When new government policies on LGBT issues came in I felt compelled to make sure our school was celebrating properly. What better way to ensure change than by being heard and seen to be “normal” by the young people of Hackney, east London?
My role as head of year and a music teacher at Stoke Newington School gave me the freedom to celebrate LGBT with my year group and in my subject last year. At that point the rest of the school was not on board.
The headteacher called me to his office and outlined his concerns – mainly regarding complaints from parents. I asked, “Do the white parents complain about Black History Month? Do men complain when we celebrate International Women’s Day?”
This year attitudes were different as staff had seen the success of the previous year. They understood that it was a life changing celebration for some students.
I offered to coordinate the whole LGBT month. I met with Geoff Huckle from “Staying Out”. He works with young gay people in Hackney.
We wrote an assembly with music and a PowerPoint presentation that discussed the Stoke Newington School code, Stonewall, gay symbols, gay history and famous gay people.
I delivered the assembly to every year group in the school and challenged the students’ thinking with humour, visuals and music.
The students happily sang along to a Scissor Sisters’ song as they walked in. They immediately saw the big screen with the words, “Lesbian, Gay, Bisexual and Transgender Month”.
A discussion quickly ensued – to much hilarity – about what these words meant. Our students have fallen into the habit of calling somebody “gay” if they are being stupid or annoying.
But our message was clear – acknowledge, respect, remember, use the word “gay” in the correct context and understand gay rights in today’s society.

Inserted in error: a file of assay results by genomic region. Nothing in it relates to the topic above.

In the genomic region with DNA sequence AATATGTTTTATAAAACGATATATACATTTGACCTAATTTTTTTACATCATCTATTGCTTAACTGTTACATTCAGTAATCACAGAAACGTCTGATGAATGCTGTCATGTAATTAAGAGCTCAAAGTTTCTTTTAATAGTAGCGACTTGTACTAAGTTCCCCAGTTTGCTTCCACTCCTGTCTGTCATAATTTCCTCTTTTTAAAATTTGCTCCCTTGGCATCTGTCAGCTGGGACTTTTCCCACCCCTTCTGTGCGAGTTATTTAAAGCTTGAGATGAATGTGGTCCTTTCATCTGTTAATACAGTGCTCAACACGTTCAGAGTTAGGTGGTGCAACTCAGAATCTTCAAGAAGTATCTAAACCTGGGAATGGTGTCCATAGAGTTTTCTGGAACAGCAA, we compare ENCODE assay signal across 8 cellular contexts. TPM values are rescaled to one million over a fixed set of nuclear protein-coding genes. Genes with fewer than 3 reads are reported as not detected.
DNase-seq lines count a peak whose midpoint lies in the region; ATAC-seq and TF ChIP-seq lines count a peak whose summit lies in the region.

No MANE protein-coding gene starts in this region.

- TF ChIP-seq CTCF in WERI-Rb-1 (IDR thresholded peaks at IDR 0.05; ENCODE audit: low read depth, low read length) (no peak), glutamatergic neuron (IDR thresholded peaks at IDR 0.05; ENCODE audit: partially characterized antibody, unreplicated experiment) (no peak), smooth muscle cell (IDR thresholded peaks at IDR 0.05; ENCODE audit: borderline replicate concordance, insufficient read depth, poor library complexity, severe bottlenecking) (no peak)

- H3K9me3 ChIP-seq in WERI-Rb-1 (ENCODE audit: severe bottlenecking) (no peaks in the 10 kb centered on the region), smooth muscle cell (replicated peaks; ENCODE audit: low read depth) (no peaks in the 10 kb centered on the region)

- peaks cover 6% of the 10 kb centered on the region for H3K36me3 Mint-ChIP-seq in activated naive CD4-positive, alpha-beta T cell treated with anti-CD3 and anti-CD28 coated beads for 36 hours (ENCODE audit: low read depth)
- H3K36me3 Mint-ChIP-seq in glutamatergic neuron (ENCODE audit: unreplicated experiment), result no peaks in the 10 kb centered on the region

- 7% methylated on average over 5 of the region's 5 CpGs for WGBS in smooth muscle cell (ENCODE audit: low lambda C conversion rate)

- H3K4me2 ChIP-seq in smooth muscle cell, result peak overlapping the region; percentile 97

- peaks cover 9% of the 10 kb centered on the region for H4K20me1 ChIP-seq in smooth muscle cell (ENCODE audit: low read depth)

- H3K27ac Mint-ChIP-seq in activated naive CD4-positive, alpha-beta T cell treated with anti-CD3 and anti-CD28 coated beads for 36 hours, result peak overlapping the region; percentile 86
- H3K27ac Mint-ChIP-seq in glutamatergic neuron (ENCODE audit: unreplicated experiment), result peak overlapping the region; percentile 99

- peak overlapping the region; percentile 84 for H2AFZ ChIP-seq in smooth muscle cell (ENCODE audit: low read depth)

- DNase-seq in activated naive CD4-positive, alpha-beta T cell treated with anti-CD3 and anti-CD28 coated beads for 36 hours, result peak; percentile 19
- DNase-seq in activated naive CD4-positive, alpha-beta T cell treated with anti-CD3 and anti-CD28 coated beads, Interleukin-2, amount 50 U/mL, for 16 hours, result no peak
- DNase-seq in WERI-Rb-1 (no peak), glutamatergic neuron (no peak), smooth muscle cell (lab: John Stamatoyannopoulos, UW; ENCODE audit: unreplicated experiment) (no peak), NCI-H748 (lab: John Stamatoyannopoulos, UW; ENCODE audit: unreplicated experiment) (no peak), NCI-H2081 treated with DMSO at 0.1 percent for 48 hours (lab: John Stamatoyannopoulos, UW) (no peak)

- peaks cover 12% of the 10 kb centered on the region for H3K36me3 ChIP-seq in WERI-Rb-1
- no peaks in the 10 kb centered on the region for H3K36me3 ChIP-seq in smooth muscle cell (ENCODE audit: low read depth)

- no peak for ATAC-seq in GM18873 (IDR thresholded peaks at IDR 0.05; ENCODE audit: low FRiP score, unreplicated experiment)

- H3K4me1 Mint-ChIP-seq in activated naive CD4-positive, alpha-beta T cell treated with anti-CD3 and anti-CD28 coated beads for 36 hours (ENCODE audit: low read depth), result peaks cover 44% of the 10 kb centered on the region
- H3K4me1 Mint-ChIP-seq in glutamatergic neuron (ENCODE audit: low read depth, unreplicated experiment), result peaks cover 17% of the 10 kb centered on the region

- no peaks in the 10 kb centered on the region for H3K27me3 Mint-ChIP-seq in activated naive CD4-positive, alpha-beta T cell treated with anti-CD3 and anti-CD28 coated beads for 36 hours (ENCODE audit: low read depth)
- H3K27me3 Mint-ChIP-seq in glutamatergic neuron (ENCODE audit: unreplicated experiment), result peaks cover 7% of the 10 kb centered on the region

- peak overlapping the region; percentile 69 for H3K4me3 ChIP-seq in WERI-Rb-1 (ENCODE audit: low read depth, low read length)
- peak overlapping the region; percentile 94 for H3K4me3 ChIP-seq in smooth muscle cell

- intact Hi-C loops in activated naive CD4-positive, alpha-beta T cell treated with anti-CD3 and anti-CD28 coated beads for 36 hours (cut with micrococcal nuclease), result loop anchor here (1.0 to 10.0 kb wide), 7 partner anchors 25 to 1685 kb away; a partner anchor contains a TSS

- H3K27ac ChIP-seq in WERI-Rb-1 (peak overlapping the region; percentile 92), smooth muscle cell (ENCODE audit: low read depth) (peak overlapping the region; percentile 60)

Not only were the students being enlightened, but the staff were too. In 2006 I was subjected to a protest from one member of staff who believed I was promoting “homosexuality” in the school. This year the staff felt involved and were much more supportive.
The only incident that occurred was when six girls tried to walk out of the year nine assembly before it had even started, because they were Christians.
Their parents had said that they were not to take part in any of the LGBT celebrations. However, our school code supports LGBT month and says, “students must not be racist, sexist or homophobic”.
The students sat quietly through the assembly. But they went on to blank me in the corridor for several days afterwards and scream at my office door.
The month was celebrated in each subject. This included songs by Elton John and George Michael in music, and artwork by Keith Haring.
In science classes, students discussed the “gay gene”, in humanities, the treatment of gay people in concentration camps, in technology, the rainbow flag and its meanings. Classes also made posters to hang on the school gates.
The final whole school assembly began by me asking what does “L” stand for? A resounding “lesbian” was shouted by 1,300 students. Year seven students sang Ghetto Gospel by the US rapper Tupac Shakur and Elton John with the year 11 students accompanying.
Year eight students did a maths talk on statistics and year seven students did a PE talk about the treatment of black gay footballer Justin Fashanu. Students read out their poetry.
The highlight and finale was a gay but not “out” student who had the confidence and determination to sing An Easier Affair – a George Michael song about coming out.
This was met with huge cheers from the students. This brave young man has been on a high ever since. LGBT month has changed his life. He has received nothing but support and respect.
The best comment came from a year ten boy who stopped me and said he had listened to my assembly.
He said he wasn’t going to call his friends “gay” any more when they got on his nerves. Instead he would just call them “idiots”. I smiled for the rest of the week.
In my eight years of teaching, I have never seen such an attentive, respectful and happy bunch of students as in the final assembly.
I was incredibly proud and amazed by the students’ commitment and respectfulness. The attitudes of staff and students have changed by epic amounts.
My year group celebrated LGBT History Month last year too. This made the discussions in their assembly more advanced. It showed the importance of talking about this issue from a young age.
We have students who have gay siblings, parents, cousins and those who are themselves gay. It is important to create a “safe zone” so these students can talk freely.
Local newspapers the Hackney Gazette and Hackney Today ran stories about the celebration that helped spread the positive message.
Our students will benefit from the “safe zone” approach and the open and honest attitude of most of the staff here. I believe that the positive message will be passed on to families and friends in this community.